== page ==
Medical clinics amp up service

Mary Atkinson · Thursday, June 13, 2013
Beginning in August, a mobile health clinic from the University of Iowa will provide medical services, such as free, basic health screenings, once a month to the community.

Currently, in West Liberty, the only place people can see a medical doctor is at Mercy Services. But according to a receptionist and appointment scheduler of Mercy Services West Liberty, the clinic has not accepted new patients since at least December of 2012.

Even though MSWL has not accepted new patients for a while, Betty Jensen, the MSWL office manager, feels the U of I mobile clinic may be somewhat redundant.

“Some of the patients go there (to the mobile clinic) and then end up having to see us anyway for a follow-up.” Jensen said.

Lauren Levy, a doctoral student at the University of Iowa, who oversees the U of I mobile clinic, said many people come to the mobile clinic for different reasons. For example, people may not have health insurance or are underinsured.

“Many community members simply cannot afford healthcare,” Levy said. “It is expensive, and even though several employees of local factories technically have health insurance, the costs can be prohibitive.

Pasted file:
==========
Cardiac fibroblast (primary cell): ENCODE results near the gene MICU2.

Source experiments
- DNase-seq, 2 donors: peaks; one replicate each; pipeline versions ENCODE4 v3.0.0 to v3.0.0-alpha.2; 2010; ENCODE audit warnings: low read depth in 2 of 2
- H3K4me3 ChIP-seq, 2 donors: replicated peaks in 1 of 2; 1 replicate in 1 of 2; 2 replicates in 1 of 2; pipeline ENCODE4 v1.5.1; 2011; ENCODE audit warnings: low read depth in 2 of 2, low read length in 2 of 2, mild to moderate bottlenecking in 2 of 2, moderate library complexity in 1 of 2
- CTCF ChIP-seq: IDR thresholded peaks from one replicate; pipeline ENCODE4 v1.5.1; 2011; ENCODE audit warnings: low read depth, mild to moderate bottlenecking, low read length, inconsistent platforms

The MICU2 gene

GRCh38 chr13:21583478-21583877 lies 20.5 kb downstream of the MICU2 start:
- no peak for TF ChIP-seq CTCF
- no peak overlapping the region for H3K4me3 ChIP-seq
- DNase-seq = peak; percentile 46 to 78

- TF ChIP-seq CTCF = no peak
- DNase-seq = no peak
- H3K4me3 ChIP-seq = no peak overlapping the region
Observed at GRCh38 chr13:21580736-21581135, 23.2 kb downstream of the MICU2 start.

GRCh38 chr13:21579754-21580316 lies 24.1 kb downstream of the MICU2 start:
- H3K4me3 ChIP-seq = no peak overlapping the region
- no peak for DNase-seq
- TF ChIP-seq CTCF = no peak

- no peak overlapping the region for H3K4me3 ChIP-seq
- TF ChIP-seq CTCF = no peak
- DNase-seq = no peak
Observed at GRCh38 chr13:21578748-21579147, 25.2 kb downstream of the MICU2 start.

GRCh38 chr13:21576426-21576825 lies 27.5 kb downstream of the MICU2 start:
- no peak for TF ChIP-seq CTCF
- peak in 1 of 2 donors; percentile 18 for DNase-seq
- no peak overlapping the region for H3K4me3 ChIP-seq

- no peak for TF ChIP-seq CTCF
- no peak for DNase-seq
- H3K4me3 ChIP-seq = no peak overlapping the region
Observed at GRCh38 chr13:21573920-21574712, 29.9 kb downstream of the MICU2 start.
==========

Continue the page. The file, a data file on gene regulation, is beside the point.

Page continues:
“There are also many individuals who do not have full-time work and do not qualify for benefits,” she said. “This would include any individual who is undocumented, of course.”

The U of I mobile clinic is funded by grants and fundraisers and is staffed by volunteers. Lab equipment is donated by the U of I. The mobile clinic provided services in West Liberty several times during the most recent spring and fall.

Levy said they saw 120 people for back-to-school check-ups. The other visits ranged between10-20 patients. A pharmacy tech has been added to the mobile clinic to answer questions about medications.

“We are also offering physical therapy services and educational sessions,” she said.

Jensen said MSWL has never turned away a patient due to a a lack of money or insurance.

“We have been accepting patients for ages,” Jensen said. “There was one week in the last couple of months when the providers were all going on vacations and we had a rough spot. But, we are accepting patients and we work with them if they are not insured.”

In July, MSWL will add another doctor to its staff. Christopher C. Schuster is a graduate of the University of Iowa and is completing residency in family medicine.

Levy said she believes it is good MSWL is adding another provider but hopes communication and collaboration between the two clinics will increase.

Both Levy and Jensen agreed a social worker or someone aware of available resources should be available to the community. Also, they agreed public communication is the key to informing community members of available health services.
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